Hair Care

By Jessa Moore

My friend R. has struggled most of her adult life with a problem most women don’t even think about on a daily basis. When she has a “bad hair day”, it means something totally different than “my hair is a little limp today,” or “OMG, it’s raining, and I just got a blowout.”

I tiptoe around what R. has confided in us. You see, R. is losing her hair. Slowly, but surely, since high school, my beautiful friend has watched her scalp grow through her hair. I have learned tricks that were not exactly mainstream in our suburban little town-what a weave was, how a tint pencil could cover scalp skin. And I felt…thankful for my beautiful head of long red hair.

As this past August was Hair Loss Awareness Month, started by the American Academy of Dermatology in 2000, I thought it fitting to do some internal and external exploration into what this means for modern women.

When my mother was diagnosed with cancer, the relationship between hair and beauty became even more apparent. My mother’s relationship with her hair was that it made her feel beautiful, feminine, and, yes, healthy. A woman is told her whole life that “men love long hair,” and it is a favorite accessory for so many women – how many of us play with hair color as if it were mere lipstick? For many women in America, 39 million, to be precise, this issue is serious. Female Pattern baldness is not something talked about at the dinner table, or even at the salon, but the emotional toll is steep. Not only is it a taboo in a culture that doesn’t have many left, but women are forced to confront the idea that they are unattractive, unfeminine, or even battling cancer.

So here are some of the hard facts to help all of us better understand this from a more scientific, less, “I’ve lost so much hair in the shower – am I going bald??!” perspective:

– By age 40, most women experience some hair loss.
– Unfortunately, like male pattern baldness, female pattern baldness is primarily genetic – although to debunk yet another myth, from BOTH sides of the family tree.
– More than half (55 percent) of women would go to extreme measures – including giving up their favorite food, giving up five years of their life, not talking for a year, or breaking up with a significant other – to guarantee they’ll always have a full head of hair.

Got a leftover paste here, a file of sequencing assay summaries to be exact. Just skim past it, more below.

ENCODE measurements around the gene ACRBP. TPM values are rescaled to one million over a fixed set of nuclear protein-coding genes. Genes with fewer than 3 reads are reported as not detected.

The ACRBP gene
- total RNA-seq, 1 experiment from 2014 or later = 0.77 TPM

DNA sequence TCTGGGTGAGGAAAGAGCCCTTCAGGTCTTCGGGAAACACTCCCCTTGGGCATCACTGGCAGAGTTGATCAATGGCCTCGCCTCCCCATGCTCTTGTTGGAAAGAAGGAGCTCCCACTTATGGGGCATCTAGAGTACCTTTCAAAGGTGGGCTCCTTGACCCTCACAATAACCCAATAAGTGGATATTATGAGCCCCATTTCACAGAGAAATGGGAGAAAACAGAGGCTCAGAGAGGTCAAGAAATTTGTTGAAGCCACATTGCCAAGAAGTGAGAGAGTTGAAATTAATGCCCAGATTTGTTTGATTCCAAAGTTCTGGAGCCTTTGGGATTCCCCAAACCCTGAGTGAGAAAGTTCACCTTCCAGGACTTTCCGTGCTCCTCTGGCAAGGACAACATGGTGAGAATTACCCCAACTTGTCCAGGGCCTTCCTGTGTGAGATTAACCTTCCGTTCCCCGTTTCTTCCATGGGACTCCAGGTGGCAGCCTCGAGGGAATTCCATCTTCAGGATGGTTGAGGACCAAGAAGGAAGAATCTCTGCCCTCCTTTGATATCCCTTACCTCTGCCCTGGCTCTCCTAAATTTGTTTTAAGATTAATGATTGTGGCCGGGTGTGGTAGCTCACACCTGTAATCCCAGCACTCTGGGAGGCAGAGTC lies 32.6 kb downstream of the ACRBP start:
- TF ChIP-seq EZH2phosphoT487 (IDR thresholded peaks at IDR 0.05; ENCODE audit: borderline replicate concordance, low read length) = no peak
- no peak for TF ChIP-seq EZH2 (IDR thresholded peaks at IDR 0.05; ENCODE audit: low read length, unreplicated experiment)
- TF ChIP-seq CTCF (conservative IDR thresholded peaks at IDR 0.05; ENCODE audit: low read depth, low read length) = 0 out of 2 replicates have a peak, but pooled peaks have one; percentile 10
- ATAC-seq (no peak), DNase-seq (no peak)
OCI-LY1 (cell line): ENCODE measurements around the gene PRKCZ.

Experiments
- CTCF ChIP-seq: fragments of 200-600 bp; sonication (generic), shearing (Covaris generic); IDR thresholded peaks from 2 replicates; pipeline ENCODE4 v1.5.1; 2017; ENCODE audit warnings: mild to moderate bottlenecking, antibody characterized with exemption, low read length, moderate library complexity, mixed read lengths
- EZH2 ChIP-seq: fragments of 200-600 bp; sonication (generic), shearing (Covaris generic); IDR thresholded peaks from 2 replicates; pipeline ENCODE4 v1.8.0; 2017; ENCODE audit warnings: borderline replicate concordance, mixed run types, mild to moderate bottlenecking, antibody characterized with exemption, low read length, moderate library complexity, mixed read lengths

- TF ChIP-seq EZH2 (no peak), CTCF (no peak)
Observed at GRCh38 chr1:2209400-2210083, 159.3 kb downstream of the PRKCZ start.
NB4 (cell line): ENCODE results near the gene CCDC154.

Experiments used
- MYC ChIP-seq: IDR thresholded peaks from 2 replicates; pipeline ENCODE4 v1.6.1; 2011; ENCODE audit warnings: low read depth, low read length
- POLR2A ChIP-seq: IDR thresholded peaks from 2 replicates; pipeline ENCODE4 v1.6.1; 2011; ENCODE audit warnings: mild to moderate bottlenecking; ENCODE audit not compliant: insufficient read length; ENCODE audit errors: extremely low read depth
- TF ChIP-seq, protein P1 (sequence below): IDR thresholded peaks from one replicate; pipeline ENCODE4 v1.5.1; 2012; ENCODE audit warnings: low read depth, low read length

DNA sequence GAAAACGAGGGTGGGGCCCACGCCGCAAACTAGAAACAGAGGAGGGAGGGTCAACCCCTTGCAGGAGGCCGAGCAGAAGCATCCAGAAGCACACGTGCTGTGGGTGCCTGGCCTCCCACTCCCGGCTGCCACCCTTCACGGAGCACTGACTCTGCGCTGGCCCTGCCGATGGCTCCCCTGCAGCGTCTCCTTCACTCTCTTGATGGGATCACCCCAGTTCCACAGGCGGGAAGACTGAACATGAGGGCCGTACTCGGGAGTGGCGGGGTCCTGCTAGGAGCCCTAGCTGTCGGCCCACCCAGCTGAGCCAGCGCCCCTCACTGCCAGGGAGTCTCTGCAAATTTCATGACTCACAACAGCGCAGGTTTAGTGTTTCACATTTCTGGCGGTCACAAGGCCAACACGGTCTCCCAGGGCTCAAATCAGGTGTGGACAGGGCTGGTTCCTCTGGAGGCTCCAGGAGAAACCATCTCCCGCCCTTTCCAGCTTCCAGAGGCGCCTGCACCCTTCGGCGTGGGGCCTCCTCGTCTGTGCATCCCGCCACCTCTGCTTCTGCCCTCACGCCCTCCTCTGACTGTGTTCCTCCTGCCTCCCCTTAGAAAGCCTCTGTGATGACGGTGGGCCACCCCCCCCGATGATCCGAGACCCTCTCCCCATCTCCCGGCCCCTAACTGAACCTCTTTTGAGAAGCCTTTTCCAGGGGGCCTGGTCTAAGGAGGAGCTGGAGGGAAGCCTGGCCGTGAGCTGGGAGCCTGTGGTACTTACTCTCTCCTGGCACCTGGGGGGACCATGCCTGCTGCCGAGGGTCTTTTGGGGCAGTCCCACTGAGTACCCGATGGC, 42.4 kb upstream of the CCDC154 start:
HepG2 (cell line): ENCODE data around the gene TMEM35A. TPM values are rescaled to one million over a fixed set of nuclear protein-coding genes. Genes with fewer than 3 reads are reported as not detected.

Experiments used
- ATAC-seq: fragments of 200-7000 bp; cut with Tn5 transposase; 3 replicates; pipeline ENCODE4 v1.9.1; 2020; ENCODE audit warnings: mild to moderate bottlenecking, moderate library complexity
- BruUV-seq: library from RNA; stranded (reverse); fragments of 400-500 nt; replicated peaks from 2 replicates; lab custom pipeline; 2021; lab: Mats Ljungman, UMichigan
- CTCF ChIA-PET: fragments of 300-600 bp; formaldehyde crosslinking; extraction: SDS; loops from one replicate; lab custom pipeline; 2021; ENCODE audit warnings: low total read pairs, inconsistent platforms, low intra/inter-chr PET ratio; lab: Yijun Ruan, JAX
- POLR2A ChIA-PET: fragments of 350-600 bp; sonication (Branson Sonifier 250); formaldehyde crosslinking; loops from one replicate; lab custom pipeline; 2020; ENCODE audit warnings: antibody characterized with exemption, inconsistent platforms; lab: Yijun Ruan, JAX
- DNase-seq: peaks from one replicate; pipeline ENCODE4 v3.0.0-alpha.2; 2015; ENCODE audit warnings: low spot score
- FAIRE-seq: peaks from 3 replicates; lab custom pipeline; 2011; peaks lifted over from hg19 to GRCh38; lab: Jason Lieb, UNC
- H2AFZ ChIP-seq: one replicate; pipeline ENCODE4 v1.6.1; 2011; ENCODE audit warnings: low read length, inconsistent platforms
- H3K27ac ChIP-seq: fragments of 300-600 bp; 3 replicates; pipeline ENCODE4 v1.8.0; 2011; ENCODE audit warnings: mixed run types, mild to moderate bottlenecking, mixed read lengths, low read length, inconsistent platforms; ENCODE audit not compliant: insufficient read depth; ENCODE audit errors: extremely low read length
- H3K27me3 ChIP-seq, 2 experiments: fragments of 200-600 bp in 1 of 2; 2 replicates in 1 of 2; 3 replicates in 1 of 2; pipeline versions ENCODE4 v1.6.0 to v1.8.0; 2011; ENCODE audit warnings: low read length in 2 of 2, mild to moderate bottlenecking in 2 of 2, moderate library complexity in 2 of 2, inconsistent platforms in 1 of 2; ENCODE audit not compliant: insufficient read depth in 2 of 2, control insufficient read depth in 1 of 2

– More than half of younger Americans (57%) say they are not physically attracted to people with thinning hair.
– While over-styling hair with heat and dyes is not healthy, it doesn’t cause baldness.

But there are solutions that can alleviate the stress and worry and even help re-grow hair that has been lost, and still more to make hair look better. To help boost the health of hair that you do have, try Redken’s Time Reset line, an advanced set of tools to help reverse years of damage and combat six signs of aging hair.

Another product is Viviscal, a natural hair supplement brand for the treatment of reversible thinning hair for both women and men. Rogaine is the only FDA approved solution on the market for women for female pattern baldness, but there are other things, in additional to using the right products that you can do cosmetically to make hair look thicker. Thom Priano, celebrity stylist, recommends that women with thinning hair should consider heavy bangs, a zig-zag part, and a tousled finish, which fits in perfectly with today’s hair trends. Hair dye techniques have been recommended to make hair look thicker, and extensions are now available in almost every salon, not just to make hair longer, but thicker.

A more drastic solution is hair transplantation, which has come a long way since the early days. New techniques make it virtually undetectable since “hair plugs” were invented. Another exciting development is low-level light therapy, a laser technique administered in a dermatologist’s office that increases blood flow and is considered painless.

A woman’s worth is not in her hair, but it is a devastating thing to lose. In the future, genetic therapy and cloning will be helpful and available to the average person. I know that I will be passing some of these tips on to R., and maybe I will be a little more careful about my own. But I will certainly lose less sleep knowing there are solutions.

Originally published September 2010
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